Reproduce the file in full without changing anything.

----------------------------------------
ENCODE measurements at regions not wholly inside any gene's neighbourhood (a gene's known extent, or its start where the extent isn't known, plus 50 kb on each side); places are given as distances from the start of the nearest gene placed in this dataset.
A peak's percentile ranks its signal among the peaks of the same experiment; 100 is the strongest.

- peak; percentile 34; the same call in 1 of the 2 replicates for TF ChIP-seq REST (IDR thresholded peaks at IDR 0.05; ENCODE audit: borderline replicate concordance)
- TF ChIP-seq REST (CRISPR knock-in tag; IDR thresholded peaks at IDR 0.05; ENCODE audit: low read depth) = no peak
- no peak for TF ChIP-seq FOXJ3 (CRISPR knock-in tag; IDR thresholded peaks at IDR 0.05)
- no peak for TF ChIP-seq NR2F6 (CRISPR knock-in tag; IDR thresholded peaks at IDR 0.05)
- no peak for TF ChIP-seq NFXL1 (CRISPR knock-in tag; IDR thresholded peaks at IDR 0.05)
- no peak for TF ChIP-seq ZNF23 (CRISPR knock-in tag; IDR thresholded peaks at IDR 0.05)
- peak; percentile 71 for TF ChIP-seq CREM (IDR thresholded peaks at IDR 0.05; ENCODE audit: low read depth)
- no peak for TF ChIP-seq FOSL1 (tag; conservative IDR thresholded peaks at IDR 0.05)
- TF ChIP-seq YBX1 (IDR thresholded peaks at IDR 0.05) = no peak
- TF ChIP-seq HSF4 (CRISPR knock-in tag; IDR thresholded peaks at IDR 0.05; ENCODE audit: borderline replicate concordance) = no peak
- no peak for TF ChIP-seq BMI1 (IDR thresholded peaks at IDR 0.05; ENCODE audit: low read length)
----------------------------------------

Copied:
ENCODE measurements at regions not wholly inside any gene's neighbourhood (a gene's known extent, or its start where the extent isn't known, plus 50 kb on each side); places are given as distances from the start of the nearest gene placed in this dataset.
A peak's percentile ranks its signal among the peaks of the same experiment; 100 is the strongest.

- peak; percentile 34; the same call in 1 of the 2 replicates for TF ChIP-seq REST (IDR thresholded peaks at IDR 0.05; ENCODE audit: borderline replicate concordance)
- TF ChIP-seq REST (CRISPR knock-in tag; IDR thresholded peaks at IDR 0.05; ENCODE audit: low read depth) = no peak
- no peak for TF ChIP-seq FOXJ3 (CRISPR knock-in tag; IDR thresholded peaks at IDR 0.05)
- no peak for TF ChIP-seq NR2F6 (CRISPR knock-in tag; IDR thresholded peaks at IDR 0.05)
- no peak for TF ChIP-seq NFXL1 (CRISPR knock-in tag; IDR thresholded peaks at IDR 0.05)
- no peak for TF ChIP-seq ZNF23 (CRISPR knock-in tag; IDR thresholded peaks at IDR 0.05)
- peak; percentile 71 for TF ChIP-seq CREM (IDR thresholded peaks at IDR 0.05; ENCODE audit: low read depth)
- no peak for TF ChIP-seq FOSL1 (tag; conservative IDR thresholded peaks at IDR 0.05)
- TF ChIP-seq YBX1 (IDR thresholded peaks at IDR 0.05) = no peak
- TF ChIP-seq HSF4 (CRISPR knock-in tag; IDR thresholded peaks at IDR 0.05; ENCODE audit: borderline replicate concordance) = no peak
- no peak for TF ChIP-seq BMI1 (IDR thresholded peaks at IDR 0.05; ENCODE audit: low read length)